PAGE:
Rukmani describes her garden in vivid detail in the story. Why might she do this? What does this tell readers about how she feels about her garden, and about her character in general?

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Nectar in a Sieve is a novel written by Kamala Markandaya . It is narrated by Rukmani who tells us her life story through a series of flashbacks covering the most impactful parts of her life. Rukmani's story begins when, at twelve years old, she was given in marriage to...

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Nectar in a Sieve is a novel written by Kamala Markandaya. It is narrated by Rukmani who tells us her life story through a series of flashbacks covering the most impactful parts of her life. Rukmani's story begins when, at twelve years old, she was given in marriage to a farmer named Nathan. The two eventually have one daughter and six sons. Much of the rest of the story covers their struggles living as farmers in poverty and the places that this life takes them.

Rukmani spends a lot of time telling us about her garden—and for good reason. She tends to her garden and helps it blossom through her hard work and dedication. Rukmani becomes very proud of her garden and the work that she put into it. Markandaya uses Rukmani's love for her garden as a metaphor for Rukmani's growth as a woman. Although she was scared when she first went to live with Nathan, Rukmani soon starts blossoming. The journey that Rukmani goes through with her garden is indicative of the journey she went through as a person. She uses the garden to show us how she has grown and what traits led to her growth.

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The garden in this story is very much symbolic. A significant reason behind the rise and fall of fortunes in this novel is the growth, or failure to grow, of crops. When times are good, it is because crops are thriving and there is no famine. When things fail to grow, everything else runs into trouble. The garden is connected to this.

When Rukmani reminisces about the early years of her marriage, she is remembering a time when things were flourishing: not only Rukmani and her love for her husband, but also her hopes. The title of the novel refers to Samuel Taylor Coleridge; the rest of the quote states that "hope without an object cannot live." In her thriving garden, we can see Rukmani's hopes flourishing. She has begun with nothing but a dirt patch—much as she has come to her marriage poor and without expectations—but through her love and hard work, she has succeeded in building something which is alive and vibrant. The garden is a visual representation of a time in Rukmani's life when she was able to foster and grow her hopes through the work of her own hands and her own commitment to her ideals and desires.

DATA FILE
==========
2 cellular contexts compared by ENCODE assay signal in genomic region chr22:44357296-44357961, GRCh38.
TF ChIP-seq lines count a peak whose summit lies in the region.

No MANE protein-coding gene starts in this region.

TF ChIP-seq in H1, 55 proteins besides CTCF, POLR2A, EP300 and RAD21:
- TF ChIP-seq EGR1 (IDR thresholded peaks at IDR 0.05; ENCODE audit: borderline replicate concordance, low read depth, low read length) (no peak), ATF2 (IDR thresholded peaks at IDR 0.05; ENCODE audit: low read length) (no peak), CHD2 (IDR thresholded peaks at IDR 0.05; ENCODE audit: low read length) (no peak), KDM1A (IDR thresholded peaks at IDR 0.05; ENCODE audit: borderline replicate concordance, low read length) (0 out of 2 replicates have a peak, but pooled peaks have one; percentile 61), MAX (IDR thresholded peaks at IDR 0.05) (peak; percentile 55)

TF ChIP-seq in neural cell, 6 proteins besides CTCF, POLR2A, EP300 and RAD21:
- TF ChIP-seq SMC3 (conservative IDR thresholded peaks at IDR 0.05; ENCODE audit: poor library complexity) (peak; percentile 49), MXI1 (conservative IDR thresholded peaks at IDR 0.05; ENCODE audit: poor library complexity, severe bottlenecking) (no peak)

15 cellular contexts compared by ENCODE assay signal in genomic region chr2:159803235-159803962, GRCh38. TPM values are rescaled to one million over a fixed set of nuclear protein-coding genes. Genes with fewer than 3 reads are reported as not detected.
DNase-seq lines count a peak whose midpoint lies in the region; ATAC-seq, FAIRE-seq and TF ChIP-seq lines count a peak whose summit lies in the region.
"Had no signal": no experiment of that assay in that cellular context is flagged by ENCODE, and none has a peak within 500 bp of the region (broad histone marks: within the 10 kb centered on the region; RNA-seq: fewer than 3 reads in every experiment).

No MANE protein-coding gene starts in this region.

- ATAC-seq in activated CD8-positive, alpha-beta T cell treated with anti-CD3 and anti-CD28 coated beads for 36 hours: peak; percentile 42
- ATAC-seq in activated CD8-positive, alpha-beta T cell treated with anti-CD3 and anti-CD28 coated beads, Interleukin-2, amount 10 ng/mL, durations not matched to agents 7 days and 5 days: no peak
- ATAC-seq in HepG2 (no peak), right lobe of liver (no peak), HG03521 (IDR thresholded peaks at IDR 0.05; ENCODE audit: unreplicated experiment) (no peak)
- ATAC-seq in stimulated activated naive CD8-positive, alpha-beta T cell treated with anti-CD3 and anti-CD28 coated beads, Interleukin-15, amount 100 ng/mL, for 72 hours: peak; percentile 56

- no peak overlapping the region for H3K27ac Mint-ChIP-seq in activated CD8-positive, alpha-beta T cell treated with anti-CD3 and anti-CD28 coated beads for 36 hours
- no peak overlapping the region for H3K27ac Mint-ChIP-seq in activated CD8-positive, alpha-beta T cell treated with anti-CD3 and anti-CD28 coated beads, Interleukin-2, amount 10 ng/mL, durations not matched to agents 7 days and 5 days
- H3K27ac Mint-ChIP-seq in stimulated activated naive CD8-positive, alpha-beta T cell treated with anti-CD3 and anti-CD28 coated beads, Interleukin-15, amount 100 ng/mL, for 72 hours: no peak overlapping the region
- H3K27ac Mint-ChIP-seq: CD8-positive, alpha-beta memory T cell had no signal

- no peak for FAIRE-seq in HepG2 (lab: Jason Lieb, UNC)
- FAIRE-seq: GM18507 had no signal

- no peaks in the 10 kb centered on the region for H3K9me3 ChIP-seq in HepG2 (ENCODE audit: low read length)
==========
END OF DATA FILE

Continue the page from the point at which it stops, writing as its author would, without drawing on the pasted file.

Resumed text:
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In the story, Rukmani reminisces about her young married days. She describes her garden in vivid detail and recalls how proud her husband was of her industry. In describing her garden in detail, Rukmani illustrates her diligent and persevering nature.

When Rukmani married, she was a young girl of twelve. Then, fearful of what marriage would hold for her, Rukmani remembers how lonely she had felt. She had married an impoverished farmer and had been disappointed when she first saw her married home. It was merely a mud hut and small for its size. However, her husband, Nathan, had been full of love for her. Rukmani remembers how grateful she was to have married a man who thought her beautiful despite her plain looks.

Under Nathan's loving care, Rukmani blossomed into a woman who enjoyed her nights of passion with her husband and who was thankful for the life she led. She describes her garden in great detail to illustrate how, under Nathan's encouragement, she was able to step beyond her comfort zone. Essentially, her garden became a symbol of her personal growth and of her contributions to their welfare. Her industry and tenacity were further exhibited through her ability to grow pumpkins, brinjals (eggplants), chilies, beans, and sweet potatoes for their own use. As she remembers, her garden was a point of pride for her, and it was partly made possible through Nathan's lavish praise and encouragement.

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